Posted 13th Jun 2018

Pimlico Plumbers loses workers' rights battle

By KBBDaily on 13th June 2018 - 11:09am
bathroom, kitchen, money matters, pimlico plumbers, plumber, supreme court, workers right, gig economy, kbb, kbbdaily, kbbdailyjobs, ekbbusiness, kbb ark

The Supreme Court has ruled in favour of a plumber who was dismissed from Pimlico Plumbers in a case that will set a precedent for workers’ rights within the ‘gig economy’.

Gary Smith worked solely for Pimlico Plumbers for six years – from 2005 to 2011 – on a self-employed basis, but claimed he was dismissed by the company following a request to reduce his working days after a heart attack.

An employment tribunal followed and agreed that Smith was entitled to basic workers’ rights, even though he was technically self-employed. However, Pimlico Plumbers founder Charlie Mullins, pictured, fought the case, saying at the time that plumbers hired on a self-employed basis did not have workers’ benefits but were paid more.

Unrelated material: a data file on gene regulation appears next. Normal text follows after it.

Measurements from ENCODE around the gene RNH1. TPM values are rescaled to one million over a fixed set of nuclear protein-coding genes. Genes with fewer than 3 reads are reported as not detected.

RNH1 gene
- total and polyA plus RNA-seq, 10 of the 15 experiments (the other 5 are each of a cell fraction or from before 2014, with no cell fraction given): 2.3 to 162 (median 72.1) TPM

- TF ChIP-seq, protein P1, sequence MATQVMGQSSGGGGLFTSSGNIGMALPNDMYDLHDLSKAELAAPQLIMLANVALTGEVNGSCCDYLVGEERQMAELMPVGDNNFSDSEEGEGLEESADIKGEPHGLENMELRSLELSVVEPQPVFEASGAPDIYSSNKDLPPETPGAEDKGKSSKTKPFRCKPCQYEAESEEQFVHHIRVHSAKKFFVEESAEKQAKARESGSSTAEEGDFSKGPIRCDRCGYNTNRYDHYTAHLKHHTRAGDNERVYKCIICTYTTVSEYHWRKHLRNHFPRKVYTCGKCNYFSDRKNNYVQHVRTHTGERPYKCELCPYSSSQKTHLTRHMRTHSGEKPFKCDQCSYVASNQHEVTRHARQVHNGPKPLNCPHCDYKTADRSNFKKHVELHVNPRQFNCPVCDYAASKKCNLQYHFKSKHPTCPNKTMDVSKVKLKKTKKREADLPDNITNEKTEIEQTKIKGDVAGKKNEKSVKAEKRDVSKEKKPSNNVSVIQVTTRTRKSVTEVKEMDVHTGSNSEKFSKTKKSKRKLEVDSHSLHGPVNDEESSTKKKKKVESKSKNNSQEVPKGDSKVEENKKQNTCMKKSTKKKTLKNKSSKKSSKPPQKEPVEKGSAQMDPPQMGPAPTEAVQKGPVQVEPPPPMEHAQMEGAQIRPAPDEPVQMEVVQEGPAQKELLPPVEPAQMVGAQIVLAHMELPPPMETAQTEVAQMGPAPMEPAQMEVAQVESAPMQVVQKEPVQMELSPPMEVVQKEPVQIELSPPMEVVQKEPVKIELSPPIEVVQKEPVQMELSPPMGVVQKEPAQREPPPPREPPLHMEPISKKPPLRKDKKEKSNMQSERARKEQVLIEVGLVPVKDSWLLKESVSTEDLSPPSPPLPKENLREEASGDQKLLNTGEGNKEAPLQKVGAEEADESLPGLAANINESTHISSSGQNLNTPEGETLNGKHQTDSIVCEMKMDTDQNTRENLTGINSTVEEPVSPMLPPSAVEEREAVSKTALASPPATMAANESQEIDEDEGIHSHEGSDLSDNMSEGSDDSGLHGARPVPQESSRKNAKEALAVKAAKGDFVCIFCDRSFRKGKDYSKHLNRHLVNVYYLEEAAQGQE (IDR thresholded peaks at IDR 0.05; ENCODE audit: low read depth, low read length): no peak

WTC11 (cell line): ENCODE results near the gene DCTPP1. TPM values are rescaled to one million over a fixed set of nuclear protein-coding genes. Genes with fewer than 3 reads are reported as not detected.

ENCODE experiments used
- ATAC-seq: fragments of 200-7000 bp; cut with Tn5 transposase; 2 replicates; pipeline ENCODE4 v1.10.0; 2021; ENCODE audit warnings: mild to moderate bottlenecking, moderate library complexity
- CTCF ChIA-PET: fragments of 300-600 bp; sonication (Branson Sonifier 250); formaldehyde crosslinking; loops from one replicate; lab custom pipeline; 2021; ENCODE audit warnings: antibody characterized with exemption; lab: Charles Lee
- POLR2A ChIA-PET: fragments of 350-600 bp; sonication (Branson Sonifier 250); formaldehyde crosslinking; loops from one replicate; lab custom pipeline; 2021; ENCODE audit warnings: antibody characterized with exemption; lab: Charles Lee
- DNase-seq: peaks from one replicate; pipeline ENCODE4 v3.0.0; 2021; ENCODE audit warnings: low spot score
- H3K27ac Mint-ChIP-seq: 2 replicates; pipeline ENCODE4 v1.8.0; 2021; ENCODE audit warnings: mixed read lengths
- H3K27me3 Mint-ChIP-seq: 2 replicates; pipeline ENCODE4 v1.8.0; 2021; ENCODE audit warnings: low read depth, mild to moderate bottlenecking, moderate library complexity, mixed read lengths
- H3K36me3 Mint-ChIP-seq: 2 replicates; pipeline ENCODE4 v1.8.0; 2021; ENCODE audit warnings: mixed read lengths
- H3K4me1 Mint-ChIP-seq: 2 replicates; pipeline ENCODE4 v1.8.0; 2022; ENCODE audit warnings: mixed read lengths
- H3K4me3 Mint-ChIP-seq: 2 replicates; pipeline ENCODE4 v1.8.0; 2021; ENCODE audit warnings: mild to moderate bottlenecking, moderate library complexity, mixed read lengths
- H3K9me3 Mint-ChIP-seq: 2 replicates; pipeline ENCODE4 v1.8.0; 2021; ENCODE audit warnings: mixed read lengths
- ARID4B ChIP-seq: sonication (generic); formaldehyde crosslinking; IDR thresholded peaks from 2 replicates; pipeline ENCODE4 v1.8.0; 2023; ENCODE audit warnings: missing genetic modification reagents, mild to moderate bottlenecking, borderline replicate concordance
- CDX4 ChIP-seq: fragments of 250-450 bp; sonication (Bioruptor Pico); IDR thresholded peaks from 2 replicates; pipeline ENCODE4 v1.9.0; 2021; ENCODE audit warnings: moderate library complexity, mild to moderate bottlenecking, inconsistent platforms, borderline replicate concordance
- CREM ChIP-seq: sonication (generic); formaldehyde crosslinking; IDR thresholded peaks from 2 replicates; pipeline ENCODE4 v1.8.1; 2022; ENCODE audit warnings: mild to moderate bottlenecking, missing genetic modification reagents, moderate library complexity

Pimlico Plumbers appealed the tribunal's decision last year, but it was rejected. This new ruling by the Supreme Court means that the original employment tribunal’s findings that Smith was a worker and was therefore entitled to employment rights such as holiday and sick pay – more rights than if he was self-employed on a completely freelance basis – will be upheld.

It also means that Smith’s claims of unfair dismissal as a worker at Pimlico Plumbers can now be heard in a new employment tribunal. Pimlico CEO and founder Mullins has said that the ruling by the Supreme Court will bring a “tsunami of claims” against companies that use self-employed contractors.

“For those who think this is a victory for poorly paid workers everywhere, against large corporations who exploit their lack of bargaining power, think again,” said Mullins. “In fact, this was exploitation, but instead by a highly-paid, highly-skilled man who used a loophole in current employment law to set himself up for a double pay-day.

“This was a poor decision that will potentially leave thousands of companies, employing millions of contractors, wondering if one day soon they will get a nasty surprise from a former contractor demanding more money, despite having been paid in full years ago. It can only lead to a tsunami of claims.”

Mullins added: “I'm supposed to say I'm disappointed with the outcome of the appeal. In reality I am disgusted by the approach taken to this case by the highest court in the United Kingdom.”

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